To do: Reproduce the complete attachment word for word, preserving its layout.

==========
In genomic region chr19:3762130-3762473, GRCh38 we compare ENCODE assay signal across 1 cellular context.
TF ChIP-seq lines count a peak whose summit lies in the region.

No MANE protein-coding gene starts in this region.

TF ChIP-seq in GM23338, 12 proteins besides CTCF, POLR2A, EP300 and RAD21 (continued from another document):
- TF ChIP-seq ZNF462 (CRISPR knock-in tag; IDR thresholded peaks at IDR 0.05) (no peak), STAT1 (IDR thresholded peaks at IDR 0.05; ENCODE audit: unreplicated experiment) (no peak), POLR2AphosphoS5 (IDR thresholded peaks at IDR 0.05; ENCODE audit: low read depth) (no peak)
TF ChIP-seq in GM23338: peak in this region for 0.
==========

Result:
In genomic region chr19:3762130-3762473, GRCh38 we compare ENCODE assay signal across 1 cellular context.
TF ChIP-seq lines count a peak whose summit lies in the region.

No MANE protein-coding gene starts in this region.

TF ChIP-seq in GM23338, 12 proteins besides CTCF, POLR2A, EP300 and RAD21 (continued from another document):
- TF ChIP-seq ZNF462 (CRISPR knock-in tag; IDR thresholded peaks at IDR 0.05) (no peak), STAT1 (IDR thresholded peaks at IDR 0.05; ENCODE audit: unreplicated experiment) (no peak), POLR2AphosphoS5 (IDR thresholded peaks at IDR 0.05; ENCODE audit: low read depth) (no peak)
TF ChIP-seq in GM23338: peak in this region for 0.